Reflection Eternal Encourage ‘Revolution’ on New Project
It’s always great to see real hip-hop heads come together. Brooklyn’s own Talib Kweli and Cincinatti’s favorite producer Hi-Tek are back to business as Reflection Eternal for a true meeting of the minds. We had a chance to chat with the pair and discuss the significance of their partnership, and their upcoming album ‘Revolutions Per Minute.’
“It’s really important that you have an album that displays one producer and maybe a group, at least one sound, and get that to the people, like those CDs that I used to buy…..to be able to listen to the whole CD,” Hi-Tek told the BoomBox.
It doesn’t hurt that Tek and Kweli have history and “chemistry.” The duo are seamlessly touring and recording together … no e-mail exchanged tracks and verses or separate studio sessions.
“A lot of people do songs by sending the e-mail and everything. But with us we have to actually get in the lab and make it happen. We been in Jamaica, we been in Cincinnati, Hi-Tek went to Phoenix, I didn’t get to go to Phoenix but you know, like…wherever we need to travel to get it in is important. We’re perfectionists, we nitpick at every little thing and we never feel like we actually finished the record,” Kweli said.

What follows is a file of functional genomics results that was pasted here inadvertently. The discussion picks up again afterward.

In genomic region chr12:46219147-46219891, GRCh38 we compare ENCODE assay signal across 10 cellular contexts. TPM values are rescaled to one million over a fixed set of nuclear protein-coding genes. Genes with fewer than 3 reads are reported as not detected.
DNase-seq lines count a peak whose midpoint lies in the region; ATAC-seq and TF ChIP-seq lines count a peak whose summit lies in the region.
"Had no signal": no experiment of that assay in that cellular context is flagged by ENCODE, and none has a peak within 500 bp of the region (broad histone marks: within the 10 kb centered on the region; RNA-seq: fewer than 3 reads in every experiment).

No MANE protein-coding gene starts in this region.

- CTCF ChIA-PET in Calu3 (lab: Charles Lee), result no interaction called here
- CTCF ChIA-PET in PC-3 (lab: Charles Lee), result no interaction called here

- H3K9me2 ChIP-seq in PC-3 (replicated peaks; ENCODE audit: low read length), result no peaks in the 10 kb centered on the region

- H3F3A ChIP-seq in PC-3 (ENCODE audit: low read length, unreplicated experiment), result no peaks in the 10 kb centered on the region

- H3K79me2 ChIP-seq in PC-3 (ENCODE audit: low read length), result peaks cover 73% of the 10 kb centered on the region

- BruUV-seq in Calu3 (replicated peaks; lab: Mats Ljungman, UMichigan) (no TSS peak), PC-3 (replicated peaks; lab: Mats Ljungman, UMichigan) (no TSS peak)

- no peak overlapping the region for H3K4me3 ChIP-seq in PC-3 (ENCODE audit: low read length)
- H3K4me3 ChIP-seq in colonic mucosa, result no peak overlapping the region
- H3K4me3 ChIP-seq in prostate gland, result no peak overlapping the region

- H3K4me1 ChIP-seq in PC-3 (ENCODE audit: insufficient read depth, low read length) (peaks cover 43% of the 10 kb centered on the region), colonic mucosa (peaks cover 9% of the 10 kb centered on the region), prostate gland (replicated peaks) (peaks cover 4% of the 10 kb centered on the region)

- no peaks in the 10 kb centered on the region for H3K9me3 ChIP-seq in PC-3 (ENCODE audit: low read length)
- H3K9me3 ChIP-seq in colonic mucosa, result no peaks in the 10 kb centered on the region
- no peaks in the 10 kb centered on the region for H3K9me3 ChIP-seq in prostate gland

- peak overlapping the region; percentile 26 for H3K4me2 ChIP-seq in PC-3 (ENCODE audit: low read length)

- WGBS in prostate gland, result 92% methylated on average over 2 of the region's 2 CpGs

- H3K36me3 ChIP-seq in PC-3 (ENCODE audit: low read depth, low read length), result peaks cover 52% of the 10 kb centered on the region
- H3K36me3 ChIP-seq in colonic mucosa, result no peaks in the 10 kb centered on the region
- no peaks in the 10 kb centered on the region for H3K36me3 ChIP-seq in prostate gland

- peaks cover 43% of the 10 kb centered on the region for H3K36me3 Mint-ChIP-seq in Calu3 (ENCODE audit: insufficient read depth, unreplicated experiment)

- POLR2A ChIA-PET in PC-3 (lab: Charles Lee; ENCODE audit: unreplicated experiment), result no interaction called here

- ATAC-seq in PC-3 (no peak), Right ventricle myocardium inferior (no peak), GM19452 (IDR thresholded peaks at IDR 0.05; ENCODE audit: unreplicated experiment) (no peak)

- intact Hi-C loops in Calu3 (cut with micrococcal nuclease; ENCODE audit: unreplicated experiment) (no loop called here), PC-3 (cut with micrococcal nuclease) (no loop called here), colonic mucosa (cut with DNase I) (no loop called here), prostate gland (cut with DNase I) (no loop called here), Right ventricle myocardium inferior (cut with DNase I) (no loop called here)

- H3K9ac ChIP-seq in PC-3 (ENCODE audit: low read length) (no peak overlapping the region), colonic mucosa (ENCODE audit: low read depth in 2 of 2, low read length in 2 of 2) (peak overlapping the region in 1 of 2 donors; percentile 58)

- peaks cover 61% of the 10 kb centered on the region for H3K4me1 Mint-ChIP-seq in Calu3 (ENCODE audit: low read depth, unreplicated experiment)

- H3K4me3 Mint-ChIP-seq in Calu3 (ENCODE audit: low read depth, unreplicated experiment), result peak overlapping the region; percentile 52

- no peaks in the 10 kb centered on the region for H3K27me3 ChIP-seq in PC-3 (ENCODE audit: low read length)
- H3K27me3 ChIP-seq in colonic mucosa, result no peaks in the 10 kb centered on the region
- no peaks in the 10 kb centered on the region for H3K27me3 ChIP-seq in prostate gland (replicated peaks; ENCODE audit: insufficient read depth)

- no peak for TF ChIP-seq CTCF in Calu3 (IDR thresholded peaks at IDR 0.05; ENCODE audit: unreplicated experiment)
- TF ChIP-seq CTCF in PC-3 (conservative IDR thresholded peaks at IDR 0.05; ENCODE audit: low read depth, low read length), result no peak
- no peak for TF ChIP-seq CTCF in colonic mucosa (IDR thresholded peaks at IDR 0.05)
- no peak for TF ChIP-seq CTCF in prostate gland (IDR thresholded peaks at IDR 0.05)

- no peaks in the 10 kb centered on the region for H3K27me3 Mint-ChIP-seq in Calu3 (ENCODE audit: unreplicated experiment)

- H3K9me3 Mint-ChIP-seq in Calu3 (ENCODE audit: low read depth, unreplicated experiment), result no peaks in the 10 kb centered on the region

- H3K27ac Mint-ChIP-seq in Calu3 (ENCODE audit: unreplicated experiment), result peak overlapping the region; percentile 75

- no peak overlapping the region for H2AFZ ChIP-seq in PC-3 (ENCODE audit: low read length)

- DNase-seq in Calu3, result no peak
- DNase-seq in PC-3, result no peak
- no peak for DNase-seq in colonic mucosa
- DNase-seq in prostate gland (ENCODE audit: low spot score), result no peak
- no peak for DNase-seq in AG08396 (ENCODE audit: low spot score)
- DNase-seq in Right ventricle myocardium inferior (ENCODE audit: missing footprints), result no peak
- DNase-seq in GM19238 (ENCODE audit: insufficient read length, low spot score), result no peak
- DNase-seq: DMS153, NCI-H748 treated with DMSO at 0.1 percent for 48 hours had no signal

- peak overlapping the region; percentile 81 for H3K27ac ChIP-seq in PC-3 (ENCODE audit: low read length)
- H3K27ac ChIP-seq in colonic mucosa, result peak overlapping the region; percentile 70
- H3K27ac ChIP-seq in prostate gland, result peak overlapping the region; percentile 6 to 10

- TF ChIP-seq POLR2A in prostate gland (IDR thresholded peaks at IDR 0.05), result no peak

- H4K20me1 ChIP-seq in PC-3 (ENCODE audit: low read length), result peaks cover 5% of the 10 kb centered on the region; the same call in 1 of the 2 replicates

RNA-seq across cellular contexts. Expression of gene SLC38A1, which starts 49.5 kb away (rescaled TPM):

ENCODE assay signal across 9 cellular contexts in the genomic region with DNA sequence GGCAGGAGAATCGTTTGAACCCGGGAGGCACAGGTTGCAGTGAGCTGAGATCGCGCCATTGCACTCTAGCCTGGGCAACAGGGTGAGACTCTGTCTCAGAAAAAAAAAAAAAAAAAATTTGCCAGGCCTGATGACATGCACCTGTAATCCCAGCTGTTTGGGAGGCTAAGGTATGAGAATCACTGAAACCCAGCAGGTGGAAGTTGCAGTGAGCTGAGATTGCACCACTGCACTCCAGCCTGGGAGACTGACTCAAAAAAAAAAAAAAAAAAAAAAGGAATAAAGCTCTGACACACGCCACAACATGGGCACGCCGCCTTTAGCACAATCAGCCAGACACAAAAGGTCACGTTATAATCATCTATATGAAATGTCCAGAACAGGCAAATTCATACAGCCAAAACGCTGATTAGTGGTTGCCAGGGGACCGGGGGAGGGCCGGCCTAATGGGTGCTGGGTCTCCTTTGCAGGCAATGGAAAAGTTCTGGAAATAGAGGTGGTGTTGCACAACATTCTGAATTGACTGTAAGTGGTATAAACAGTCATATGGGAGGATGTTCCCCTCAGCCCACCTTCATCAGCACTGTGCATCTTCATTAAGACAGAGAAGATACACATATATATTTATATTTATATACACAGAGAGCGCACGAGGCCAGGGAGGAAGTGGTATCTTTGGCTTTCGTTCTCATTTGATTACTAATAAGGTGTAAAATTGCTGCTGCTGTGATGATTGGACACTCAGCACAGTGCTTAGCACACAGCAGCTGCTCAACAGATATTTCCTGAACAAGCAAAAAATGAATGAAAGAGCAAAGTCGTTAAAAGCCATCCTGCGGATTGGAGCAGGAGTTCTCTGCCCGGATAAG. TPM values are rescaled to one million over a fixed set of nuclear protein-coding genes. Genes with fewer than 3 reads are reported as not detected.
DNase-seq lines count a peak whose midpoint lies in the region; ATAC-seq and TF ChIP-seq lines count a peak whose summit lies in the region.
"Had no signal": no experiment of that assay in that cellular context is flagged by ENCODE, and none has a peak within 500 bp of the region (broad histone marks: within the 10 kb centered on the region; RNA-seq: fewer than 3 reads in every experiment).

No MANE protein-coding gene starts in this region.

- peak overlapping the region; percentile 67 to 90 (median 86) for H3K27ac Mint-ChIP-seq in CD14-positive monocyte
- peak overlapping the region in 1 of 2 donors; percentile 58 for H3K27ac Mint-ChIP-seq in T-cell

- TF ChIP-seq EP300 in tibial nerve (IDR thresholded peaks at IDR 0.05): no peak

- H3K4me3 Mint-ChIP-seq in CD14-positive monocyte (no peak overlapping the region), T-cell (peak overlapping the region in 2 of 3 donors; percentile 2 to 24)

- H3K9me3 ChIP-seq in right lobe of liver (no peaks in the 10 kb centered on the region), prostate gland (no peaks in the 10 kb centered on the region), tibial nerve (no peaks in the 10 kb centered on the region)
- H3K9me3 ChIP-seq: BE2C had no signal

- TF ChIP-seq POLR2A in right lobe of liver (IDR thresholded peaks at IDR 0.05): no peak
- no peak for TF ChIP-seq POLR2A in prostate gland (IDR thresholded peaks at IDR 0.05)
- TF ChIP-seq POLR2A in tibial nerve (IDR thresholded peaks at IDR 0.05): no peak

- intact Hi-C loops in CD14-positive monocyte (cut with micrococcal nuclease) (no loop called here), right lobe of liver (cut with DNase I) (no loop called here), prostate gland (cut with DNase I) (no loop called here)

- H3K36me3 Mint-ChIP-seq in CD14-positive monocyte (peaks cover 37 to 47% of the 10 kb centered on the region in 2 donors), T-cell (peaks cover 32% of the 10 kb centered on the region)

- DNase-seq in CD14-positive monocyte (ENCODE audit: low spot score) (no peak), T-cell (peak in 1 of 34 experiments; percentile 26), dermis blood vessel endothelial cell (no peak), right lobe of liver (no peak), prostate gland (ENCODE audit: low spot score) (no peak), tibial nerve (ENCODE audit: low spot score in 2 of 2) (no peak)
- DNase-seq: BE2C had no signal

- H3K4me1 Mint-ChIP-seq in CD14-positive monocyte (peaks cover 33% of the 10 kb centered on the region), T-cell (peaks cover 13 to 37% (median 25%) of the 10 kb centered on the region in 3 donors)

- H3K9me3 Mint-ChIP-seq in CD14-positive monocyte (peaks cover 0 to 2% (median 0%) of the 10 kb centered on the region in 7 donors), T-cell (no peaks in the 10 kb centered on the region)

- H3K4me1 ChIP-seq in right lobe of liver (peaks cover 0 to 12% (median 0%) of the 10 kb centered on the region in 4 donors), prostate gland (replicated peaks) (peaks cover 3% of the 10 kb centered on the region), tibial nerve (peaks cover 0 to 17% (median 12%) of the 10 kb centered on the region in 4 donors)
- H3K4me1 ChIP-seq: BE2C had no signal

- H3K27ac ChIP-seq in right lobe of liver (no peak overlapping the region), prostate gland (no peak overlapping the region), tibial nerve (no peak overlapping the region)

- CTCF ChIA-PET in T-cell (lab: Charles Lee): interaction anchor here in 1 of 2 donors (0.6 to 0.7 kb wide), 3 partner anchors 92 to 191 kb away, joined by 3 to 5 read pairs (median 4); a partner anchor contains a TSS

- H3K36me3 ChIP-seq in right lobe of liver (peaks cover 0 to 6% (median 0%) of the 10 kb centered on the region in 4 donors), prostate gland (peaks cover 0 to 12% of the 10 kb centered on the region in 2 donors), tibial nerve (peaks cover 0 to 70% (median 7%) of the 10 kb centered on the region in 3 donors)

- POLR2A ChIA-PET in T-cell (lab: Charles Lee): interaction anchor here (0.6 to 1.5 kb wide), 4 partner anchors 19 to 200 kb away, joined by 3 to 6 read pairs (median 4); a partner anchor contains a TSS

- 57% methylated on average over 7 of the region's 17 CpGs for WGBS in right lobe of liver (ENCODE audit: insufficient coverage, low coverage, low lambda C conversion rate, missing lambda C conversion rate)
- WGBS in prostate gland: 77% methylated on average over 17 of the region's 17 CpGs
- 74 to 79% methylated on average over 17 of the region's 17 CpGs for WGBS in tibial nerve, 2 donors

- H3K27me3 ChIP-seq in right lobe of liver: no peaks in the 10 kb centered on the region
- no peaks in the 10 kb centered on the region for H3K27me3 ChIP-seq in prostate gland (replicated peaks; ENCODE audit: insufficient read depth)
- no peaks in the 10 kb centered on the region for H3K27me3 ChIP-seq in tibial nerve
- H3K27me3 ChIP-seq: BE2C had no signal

Admitted purists, the pair are laboring over their upcoming project, which has yet to receive a hard release date, but at least they’ve settled on a title. It wasn’t easy and Kweli and Tek spent a few radio interviews and press junkets bouncing tentative titles off people before settling on something as acute as their music.
“Revolution [per] minute is how you measure the speed of a record and how long it goes around. It’s the idea of how many thoughts, how many ideas can you get by, or get across in one minute? How many revolutions can you start in one minute? And that’s like our music, what we like to encourage,” Kweli explained. “It’s like that Tupac interview in jail when he was accused of shooting up cops and they asked Pac, ‘Is your intention to promote something? Are you trying to get people to do something with your music?” And he said, “Yeah, to think.” And that’s something that very inspirational to us.”